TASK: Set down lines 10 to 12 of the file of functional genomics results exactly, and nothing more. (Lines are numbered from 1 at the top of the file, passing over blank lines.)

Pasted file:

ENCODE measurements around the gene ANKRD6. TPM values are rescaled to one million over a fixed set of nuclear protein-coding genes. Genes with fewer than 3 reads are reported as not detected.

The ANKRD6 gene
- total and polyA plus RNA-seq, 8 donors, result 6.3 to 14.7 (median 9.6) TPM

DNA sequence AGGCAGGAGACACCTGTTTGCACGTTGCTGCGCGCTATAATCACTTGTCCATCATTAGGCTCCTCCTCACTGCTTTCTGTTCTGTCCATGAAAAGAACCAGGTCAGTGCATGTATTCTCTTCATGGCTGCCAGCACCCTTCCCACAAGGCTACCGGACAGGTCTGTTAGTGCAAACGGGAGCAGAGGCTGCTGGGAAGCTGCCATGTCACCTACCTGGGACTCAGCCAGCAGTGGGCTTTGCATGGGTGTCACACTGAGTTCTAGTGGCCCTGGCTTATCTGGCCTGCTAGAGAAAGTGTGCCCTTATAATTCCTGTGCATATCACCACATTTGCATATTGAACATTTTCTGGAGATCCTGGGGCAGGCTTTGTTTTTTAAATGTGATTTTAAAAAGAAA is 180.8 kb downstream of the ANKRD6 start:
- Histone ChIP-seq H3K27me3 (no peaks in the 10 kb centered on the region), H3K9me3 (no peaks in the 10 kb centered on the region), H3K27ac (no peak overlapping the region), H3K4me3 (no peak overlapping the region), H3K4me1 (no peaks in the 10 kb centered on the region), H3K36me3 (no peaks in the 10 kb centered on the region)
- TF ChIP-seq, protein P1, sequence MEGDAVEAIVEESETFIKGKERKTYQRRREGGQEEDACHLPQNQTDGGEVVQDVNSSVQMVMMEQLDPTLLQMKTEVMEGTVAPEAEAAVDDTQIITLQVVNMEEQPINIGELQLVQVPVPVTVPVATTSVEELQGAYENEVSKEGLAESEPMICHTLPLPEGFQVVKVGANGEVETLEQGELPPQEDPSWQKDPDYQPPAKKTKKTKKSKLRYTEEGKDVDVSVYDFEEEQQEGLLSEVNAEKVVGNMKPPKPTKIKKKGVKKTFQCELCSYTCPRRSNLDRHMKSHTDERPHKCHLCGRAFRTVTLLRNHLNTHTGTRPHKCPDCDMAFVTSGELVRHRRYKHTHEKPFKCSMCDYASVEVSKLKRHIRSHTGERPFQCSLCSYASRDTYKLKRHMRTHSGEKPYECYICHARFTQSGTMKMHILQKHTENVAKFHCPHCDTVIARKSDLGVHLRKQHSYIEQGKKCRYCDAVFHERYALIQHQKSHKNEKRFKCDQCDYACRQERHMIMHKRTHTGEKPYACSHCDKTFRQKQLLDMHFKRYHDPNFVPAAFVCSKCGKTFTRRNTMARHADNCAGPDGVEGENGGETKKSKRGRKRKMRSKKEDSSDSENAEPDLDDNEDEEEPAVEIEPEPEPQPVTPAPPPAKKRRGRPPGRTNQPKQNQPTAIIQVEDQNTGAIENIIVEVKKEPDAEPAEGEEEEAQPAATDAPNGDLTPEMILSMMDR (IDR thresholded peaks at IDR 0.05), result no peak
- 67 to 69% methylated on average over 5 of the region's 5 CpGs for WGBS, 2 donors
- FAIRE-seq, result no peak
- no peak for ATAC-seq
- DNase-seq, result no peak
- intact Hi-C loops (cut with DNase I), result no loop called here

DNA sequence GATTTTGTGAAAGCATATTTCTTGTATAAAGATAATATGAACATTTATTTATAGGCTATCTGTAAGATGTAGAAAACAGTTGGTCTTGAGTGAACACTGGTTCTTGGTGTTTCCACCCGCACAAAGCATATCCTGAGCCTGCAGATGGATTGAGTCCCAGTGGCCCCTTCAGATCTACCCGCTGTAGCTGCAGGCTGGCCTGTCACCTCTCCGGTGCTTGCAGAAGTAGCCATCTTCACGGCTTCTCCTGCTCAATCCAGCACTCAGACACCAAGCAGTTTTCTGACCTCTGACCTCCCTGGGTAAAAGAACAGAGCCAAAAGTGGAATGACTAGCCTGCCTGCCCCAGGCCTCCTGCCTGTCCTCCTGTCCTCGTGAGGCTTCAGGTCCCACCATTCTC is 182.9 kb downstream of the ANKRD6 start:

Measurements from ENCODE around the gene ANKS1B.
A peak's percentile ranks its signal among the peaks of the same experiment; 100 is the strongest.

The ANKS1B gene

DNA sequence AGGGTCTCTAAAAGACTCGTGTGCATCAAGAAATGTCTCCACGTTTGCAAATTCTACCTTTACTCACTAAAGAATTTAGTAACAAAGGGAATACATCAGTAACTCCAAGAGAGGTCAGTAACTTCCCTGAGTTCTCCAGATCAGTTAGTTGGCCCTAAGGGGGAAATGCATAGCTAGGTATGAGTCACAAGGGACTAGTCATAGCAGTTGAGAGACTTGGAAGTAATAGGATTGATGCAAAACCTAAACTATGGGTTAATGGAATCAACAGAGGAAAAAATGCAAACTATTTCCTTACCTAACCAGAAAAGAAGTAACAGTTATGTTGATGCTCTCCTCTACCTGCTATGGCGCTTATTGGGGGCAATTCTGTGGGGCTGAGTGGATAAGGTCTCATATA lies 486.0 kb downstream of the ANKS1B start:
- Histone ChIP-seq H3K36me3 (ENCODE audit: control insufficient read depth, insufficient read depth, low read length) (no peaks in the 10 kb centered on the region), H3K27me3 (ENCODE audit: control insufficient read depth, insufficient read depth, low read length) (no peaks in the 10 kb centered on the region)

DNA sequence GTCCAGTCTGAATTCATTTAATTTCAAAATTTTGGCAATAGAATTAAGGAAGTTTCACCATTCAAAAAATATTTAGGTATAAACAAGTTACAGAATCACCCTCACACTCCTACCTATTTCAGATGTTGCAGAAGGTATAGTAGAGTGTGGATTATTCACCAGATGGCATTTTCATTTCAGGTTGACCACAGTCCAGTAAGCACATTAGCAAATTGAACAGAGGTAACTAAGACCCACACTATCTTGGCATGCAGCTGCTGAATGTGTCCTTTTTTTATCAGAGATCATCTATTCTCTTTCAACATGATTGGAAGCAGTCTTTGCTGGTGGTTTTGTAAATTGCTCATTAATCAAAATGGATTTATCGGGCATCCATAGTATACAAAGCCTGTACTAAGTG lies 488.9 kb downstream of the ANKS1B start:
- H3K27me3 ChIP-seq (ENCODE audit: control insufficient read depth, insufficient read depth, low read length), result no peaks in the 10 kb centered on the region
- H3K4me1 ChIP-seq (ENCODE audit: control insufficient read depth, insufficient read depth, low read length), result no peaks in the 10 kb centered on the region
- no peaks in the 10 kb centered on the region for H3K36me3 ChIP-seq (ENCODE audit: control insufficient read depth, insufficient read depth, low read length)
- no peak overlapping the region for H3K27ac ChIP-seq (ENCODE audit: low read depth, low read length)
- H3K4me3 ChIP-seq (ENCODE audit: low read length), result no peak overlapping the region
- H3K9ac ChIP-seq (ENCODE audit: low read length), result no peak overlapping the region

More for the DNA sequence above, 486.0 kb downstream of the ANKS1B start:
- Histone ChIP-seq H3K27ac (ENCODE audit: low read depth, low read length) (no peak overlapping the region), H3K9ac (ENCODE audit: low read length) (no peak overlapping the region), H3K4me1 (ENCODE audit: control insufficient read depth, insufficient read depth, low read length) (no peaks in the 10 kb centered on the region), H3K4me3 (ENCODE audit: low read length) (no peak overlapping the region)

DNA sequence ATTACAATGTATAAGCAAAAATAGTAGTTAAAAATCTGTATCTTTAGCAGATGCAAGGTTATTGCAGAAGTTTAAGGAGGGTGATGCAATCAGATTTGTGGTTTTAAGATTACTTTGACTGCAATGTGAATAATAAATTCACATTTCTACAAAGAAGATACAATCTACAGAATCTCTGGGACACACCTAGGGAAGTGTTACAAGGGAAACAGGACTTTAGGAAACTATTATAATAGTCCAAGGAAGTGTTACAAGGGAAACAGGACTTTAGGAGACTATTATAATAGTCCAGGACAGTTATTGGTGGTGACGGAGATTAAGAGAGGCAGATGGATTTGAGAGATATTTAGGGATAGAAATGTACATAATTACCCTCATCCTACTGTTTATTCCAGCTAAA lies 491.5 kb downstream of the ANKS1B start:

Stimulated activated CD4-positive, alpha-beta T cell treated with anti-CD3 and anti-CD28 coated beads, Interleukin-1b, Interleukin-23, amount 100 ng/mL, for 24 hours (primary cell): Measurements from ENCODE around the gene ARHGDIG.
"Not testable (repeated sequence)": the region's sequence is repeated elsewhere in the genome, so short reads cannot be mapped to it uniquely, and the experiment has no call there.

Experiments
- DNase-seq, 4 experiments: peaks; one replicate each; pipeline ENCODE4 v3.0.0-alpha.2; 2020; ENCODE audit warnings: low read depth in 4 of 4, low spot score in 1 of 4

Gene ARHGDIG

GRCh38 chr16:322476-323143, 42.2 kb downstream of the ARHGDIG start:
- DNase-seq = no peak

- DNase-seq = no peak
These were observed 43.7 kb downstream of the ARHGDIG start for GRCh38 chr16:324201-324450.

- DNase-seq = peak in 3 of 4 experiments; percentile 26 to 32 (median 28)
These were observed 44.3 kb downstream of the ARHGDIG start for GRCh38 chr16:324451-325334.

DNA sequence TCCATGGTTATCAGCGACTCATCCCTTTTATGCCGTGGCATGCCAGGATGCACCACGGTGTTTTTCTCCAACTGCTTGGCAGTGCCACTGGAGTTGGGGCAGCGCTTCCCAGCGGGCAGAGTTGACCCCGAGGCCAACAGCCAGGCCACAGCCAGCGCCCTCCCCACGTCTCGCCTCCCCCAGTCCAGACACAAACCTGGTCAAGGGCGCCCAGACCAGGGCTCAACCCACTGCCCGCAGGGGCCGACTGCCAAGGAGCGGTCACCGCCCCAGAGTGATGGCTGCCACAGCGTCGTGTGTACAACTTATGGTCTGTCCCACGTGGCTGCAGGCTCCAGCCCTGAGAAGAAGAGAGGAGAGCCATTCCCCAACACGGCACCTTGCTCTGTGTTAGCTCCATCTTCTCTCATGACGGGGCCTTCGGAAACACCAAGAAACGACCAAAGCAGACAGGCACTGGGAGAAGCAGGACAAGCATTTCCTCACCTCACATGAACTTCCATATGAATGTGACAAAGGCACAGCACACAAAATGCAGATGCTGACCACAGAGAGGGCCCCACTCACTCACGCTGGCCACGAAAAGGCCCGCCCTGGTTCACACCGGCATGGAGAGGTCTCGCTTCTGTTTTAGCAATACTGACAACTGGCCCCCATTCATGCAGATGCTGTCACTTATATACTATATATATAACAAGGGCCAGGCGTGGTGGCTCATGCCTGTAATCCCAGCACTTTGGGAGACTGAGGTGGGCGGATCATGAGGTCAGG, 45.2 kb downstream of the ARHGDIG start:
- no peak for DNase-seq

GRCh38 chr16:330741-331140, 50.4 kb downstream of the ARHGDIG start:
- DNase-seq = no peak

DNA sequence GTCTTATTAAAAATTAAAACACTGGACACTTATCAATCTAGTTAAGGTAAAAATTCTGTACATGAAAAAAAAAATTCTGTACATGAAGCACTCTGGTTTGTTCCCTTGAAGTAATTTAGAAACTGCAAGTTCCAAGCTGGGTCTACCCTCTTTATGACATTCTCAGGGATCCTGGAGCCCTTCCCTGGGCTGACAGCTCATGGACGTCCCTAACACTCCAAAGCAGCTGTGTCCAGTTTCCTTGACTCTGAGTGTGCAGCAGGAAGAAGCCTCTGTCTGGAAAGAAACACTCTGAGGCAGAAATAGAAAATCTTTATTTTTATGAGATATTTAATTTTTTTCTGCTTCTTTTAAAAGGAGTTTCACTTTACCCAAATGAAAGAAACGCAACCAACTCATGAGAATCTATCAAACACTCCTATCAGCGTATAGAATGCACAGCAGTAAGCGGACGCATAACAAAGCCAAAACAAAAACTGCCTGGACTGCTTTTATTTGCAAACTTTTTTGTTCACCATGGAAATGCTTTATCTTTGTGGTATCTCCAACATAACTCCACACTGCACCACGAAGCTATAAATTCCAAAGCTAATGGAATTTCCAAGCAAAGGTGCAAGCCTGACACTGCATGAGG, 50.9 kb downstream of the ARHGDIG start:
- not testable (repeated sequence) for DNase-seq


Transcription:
- DNase-seq, result no peak
- intact Hi-C loops (cut with DNase I), result no loop called here

DNA sequence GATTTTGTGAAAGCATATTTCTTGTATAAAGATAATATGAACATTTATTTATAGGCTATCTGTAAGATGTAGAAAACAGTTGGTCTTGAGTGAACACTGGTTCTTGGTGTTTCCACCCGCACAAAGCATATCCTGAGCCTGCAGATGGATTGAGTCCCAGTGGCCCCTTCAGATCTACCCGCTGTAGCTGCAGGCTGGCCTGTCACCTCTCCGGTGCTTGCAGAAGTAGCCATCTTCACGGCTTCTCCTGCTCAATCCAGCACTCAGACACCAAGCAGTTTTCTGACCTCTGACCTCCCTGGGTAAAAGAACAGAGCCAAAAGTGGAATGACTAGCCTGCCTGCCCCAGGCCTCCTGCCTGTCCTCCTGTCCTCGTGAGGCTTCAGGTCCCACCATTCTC is 182.9 kb downstream of the ANKRD6 start: